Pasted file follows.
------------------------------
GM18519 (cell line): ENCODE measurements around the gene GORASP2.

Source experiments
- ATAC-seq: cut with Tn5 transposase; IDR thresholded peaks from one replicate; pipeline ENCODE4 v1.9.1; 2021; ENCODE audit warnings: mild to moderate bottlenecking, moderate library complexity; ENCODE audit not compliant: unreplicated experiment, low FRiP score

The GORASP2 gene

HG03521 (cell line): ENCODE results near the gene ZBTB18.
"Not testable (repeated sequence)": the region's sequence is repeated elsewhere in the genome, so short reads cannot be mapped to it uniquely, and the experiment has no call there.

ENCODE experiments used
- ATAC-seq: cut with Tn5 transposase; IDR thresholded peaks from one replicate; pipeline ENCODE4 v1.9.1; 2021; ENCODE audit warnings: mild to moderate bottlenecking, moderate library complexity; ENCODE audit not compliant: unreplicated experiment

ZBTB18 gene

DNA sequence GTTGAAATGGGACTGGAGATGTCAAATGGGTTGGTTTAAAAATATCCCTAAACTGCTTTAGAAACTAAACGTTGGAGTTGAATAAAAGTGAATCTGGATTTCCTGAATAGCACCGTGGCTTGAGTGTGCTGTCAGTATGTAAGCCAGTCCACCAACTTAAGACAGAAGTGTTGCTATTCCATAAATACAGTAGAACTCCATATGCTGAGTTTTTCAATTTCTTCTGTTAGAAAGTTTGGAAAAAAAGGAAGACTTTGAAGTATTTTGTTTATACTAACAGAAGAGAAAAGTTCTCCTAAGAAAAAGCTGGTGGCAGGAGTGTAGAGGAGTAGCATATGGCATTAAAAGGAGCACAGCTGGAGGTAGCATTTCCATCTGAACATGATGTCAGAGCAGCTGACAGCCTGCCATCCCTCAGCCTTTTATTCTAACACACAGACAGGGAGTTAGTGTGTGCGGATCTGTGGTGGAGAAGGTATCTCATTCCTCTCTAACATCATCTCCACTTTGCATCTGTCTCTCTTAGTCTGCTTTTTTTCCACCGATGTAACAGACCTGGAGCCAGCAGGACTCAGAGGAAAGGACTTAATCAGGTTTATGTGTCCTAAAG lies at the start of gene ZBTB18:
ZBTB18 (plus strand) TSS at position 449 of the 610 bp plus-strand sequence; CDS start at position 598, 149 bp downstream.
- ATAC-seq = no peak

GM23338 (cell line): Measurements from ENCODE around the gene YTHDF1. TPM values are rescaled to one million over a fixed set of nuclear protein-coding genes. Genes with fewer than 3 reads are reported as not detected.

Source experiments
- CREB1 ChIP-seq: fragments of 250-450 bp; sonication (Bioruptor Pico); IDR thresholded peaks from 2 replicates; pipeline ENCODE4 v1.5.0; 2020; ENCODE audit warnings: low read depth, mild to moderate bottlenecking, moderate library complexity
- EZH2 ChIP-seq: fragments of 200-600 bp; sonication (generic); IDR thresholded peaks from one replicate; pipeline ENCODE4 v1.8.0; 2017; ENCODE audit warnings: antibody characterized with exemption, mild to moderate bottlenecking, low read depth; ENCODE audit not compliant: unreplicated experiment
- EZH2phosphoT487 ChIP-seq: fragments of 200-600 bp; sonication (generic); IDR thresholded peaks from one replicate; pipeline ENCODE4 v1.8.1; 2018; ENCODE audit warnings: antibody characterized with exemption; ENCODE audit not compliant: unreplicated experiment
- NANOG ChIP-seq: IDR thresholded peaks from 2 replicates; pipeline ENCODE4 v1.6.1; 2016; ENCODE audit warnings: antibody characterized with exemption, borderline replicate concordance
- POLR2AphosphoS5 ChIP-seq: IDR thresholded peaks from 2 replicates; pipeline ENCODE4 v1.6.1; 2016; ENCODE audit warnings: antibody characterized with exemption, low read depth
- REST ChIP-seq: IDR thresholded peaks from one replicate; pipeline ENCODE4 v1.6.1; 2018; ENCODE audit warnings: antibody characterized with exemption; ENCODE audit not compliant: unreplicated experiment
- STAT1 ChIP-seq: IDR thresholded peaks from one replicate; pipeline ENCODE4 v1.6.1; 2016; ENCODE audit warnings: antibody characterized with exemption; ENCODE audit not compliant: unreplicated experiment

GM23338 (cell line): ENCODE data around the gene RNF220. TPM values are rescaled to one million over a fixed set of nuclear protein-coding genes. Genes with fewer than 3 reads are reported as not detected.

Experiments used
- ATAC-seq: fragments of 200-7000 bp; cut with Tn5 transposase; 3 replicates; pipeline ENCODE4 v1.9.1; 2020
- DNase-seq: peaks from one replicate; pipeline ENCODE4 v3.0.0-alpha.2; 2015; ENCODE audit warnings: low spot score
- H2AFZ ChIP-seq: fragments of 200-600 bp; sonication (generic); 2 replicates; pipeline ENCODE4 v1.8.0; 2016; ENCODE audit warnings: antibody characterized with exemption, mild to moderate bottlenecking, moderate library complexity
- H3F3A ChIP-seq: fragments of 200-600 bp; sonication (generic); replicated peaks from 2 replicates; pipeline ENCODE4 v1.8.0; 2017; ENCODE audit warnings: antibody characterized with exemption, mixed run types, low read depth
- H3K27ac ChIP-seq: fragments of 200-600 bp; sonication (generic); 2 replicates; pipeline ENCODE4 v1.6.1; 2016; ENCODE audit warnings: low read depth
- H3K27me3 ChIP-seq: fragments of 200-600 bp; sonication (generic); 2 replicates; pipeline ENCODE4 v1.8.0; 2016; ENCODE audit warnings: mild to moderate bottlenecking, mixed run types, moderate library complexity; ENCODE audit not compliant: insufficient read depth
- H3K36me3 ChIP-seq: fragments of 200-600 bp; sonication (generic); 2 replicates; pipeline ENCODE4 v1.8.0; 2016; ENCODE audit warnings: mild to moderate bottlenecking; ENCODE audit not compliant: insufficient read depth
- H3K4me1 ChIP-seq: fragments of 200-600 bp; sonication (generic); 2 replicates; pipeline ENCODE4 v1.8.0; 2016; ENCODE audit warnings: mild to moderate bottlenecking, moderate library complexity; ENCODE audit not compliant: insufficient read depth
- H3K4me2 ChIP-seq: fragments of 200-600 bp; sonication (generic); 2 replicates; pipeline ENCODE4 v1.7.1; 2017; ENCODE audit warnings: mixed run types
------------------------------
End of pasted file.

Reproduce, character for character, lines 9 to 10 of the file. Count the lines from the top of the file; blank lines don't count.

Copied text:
ZBTB18 gene

DNA sequence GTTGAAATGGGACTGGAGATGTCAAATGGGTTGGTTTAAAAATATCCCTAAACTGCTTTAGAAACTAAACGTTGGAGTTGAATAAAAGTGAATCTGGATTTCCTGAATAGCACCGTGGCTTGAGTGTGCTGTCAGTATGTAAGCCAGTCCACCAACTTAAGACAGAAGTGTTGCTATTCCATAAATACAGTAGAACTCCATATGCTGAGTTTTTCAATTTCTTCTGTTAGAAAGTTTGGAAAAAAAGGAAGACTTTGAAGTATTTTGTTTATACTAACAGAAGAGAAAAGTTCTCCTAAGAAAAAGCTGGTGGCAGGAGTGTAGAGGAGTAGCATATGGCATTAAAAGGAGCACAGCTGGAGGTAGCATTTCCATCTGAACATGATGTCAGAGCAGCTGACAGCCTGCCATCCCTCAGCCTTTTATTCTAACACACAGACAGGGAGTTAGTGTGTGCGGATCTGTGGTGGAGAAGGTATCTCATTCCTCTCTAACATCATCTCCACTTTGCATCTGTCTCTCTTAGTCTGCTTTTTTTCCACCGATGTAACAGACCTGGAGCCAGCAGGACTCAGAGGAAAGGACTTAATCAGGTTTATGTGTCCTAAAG lies at the start of gene ZBTB18: